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Holtz Speaks Nothing but Praise for USC : Notre Dame Coach Says Trojans Are One of the Better Teams in the Country

October 21, 1987|MAL FLORENCE | Times Staff Writer

Frank Leahy, the famed Notre Dame coach of the '40s and early '50s, was renowned for building up opponents to the extent of absurdity.

Then, the unbeaten Irish would routinely squash the team that Leahy had touted as invincible.

Lou Holtz, the current Notre Dame coach, isn't as outlandish as Leahy, but he's learning.

In evaluating USC, or Southern Cal, as the school is called in the Midwest, Holtz didn't spare the superlatives on the team the Irish will play Saturday at South Bend, Ind.

Holtz, speaking twice Tuesday in conference calls, said among other things that the Trojans are one of the better football teams in the country and have a great chance to go to the Rose Bowl.

If USC, 4-2 overall, is among the better teams in the country, it's not reflected in the wire-service polls. The Trojans didn't make the top 20 this week.

As for going to the Rose Bowl, the Trojans have a chance, but not a particularly great one. They're in second place in the Pacific 10 with a 3-1 record behind UCLA (3-0) with four more conference games to play, including a date with the Bruins Nov. 21.

"Gerry Faust (Holtz's predecessor) called me last week and said he watched USC on film against Oregon State and told me they were a great football team," said Holtz, warming up to his assessment of the Trojans.

"Consequently, I got the USC film and I want to say this sincerely: USC is an outstanding football team. Their improvement the last five weeks has been dramatic and it has been consistent."


Michigan State beat USC in the season opener, 27-13. Then the favored Trojans beat Boston College, California and Oregon State before losing to underdog Oregon. USC rebounded last week by beating Washington in Seattle, 37-23.

More from Holtz:

"This is the best offensive team we've played by far. (Steven) Webster is one of the leading ballcarriers in the country. He's averaging almost 6 yards a carry (4.5), the offensive line is big and strong and the quarterback, Rodney Peete, is outstanding.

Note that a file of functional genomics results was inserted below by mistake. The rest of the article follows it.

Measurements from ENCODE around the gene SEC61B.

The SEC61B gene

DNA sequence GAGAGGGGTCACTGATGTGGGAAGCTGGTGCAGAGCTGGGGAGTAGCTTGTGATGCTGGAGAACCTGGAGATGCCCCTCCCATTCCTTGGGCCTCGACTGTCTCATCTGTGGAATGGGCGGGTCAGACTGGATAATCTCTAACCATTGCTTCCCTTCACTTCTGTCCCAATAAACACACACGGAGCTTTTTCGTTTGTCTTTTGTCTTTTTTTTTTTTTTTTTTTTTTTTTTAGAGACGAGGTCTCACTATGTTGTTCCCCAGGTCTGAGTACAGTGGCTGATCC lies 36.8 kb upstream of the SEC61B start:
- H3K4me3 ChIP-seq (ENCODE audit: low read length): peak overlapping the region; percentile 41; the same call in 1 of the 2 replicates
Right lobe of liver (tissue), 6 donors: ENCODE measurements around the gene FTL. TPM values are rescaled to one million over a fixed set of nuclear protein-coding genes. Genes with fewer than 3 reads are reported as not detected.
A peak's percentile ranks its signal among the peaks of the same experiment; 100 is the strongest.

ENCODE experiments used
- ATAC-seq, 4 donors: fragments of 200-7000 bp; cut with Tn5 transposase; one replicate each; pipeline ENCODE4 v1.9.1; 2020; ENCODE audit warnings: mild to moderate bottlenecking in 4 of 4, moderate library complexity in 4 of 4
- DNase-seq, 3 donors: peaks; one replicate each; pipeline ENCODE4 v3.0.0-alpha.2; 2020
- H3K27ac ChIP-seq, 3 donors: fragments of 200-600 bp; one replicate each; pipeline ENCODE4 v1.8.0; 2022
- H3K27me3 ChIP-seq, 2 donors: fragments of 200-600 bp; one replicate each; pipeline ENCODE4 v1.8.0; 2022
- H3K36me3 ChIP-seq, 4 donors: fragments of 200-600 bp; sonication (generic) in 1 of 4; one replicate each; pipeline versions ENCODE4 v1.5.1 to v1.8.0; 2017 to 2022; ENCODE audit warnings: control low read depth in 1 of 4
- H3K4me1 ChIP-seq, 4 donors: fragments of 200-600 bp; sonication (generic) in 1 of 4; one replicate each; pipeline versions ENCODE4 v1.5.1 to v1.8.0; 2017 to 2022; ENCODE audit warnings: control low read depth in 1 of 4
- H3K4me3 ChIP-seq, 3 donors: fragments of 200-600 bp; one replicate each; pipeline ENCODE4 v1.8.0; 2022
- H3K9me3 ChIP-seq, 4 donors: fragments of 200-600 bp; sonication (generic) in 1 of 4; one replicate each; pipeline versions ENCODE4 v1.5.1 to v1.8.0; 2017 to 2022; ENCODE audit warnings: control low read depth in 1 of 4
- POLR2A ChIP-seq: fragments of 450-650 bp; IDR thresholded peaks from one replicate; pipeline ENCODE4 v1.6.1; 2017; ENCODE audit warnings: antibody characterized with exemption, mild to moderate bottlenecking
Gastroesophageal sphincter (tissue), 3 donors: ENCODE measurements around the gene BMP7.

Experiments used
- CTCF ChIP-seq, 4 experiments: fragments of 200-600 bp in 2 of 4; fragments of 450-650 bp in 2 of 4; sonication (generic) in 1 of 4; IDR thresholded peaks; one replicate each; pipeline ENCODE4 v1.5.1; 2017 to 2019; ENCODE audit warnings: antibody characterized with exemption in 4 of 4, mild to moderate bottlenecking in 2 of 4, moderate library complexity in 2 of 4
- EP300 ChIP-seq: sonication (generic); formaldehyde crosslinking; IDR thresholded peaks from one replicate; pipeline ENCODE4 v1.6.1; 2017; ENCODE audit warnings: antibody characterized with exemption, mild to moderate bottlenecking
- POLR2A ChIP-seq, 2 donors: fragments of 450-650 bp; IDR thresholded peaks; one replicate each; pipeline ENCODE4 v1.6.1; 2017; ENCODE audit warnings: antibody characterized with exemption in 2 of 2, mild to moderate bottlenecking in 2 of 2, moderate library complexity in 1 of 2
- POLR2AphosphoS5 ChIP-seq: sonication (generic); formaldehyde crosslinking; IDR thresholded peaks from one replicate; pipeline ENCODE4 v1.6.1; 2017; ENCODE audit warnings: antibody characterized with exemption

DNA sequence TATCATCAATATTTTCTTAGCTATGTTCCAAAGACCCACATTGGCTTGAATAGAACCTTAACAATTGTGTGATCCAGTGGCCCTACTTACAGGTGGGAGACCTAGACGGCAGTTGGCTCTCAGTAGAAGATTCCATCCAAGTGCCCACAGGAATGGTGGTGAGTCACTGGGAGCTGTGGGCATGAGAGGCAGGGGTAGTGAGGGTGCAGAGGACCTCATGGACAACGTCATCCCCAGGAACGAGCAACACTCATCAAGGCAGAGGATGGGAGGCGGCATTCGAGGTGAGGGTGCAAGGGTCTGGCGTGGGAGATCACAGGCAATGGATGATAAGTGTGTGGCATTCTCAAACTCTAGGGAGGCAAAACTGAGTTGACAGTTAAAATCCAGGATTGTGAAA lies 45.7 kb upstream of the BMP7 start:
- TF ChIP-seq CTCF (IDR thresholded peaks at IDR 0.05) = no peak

"The most impressive statistic about Peete is that he has lost only 37 yards while passing in six games, yet he throws the ball about 30 times (25) a game while averaging 245 (227.2) yards.

"USC throws the ball without ever paying the price. Peete never gets sacked (he has been sacked twice). That concerns me because we haven't been able to get close to a passer. We haven't been able to generate more than one turnover in the last 10 quarters."

Holtz then extolled Peete's peripheral vision, the strength of his arm, his quick release, accuracy and his ability to run the option, the lastest phase of USC's offense.

It wasn't all hyperbole, since USC ranks sixth nationally in total offense, averaging 454.7 yards a game, and Peete ranks ninth individually, averaging 241.5 yards.

Even though the Irish (4-1) are ranked 10th in both wire-service polls and are a touchdown favorite to beat the Trojans, you wouldn't get that impression listening to Holtz.

Asked if he perceived any weakness in USC and how he would exploit it, Holtz said: "Offensively, I see absolutely none. I can't think of a team in the country that gives you as many problems as Southern Cal will give you.

"Defensively, they're a little young and inexperienced, but they play so hard and have such great lateral movement. I think their secondary is exceptionally talented.

"That's why I think USC has a great chance to go to the Rose Bowl, because they play hard on every down with a great offense, a solid defense, a good kicking game and they have momentum."

The momentum, of course, is a one-game winning streak.

USC Coach Larry Smith said of Holtz's comments: "They're made of sugar and it melts in your mouth."

USC was penalized 13 times for 134 yards in the Washington game, incurring some personal foul infractions.

Smith said Tuesday that enough is enough.

"I won't tolerate those penalties--unnecessary roughness, late hitting and unsportsmanlike conduct. And, if we get any of those in the next game, the person who committed them, and I don't care who he is, will come out of the game.

"There is a right and wrong way to play football. The right way is to be intense between the two whistles. But when the play is over, you get your butt back into the huddle and get ready for the next play.

"There are two things I despise on a football field. One is unsportsmanlike conduct--shoving and pushing--and being a showboat.

Some of Washington's players singled out USC linebacker Marcus Cotton for talking excessively during the game. Asked to comment, Smith said:

"To me, anything I see on film, or in the game, I'm going to keep between that player and myself."

Trojan Notes

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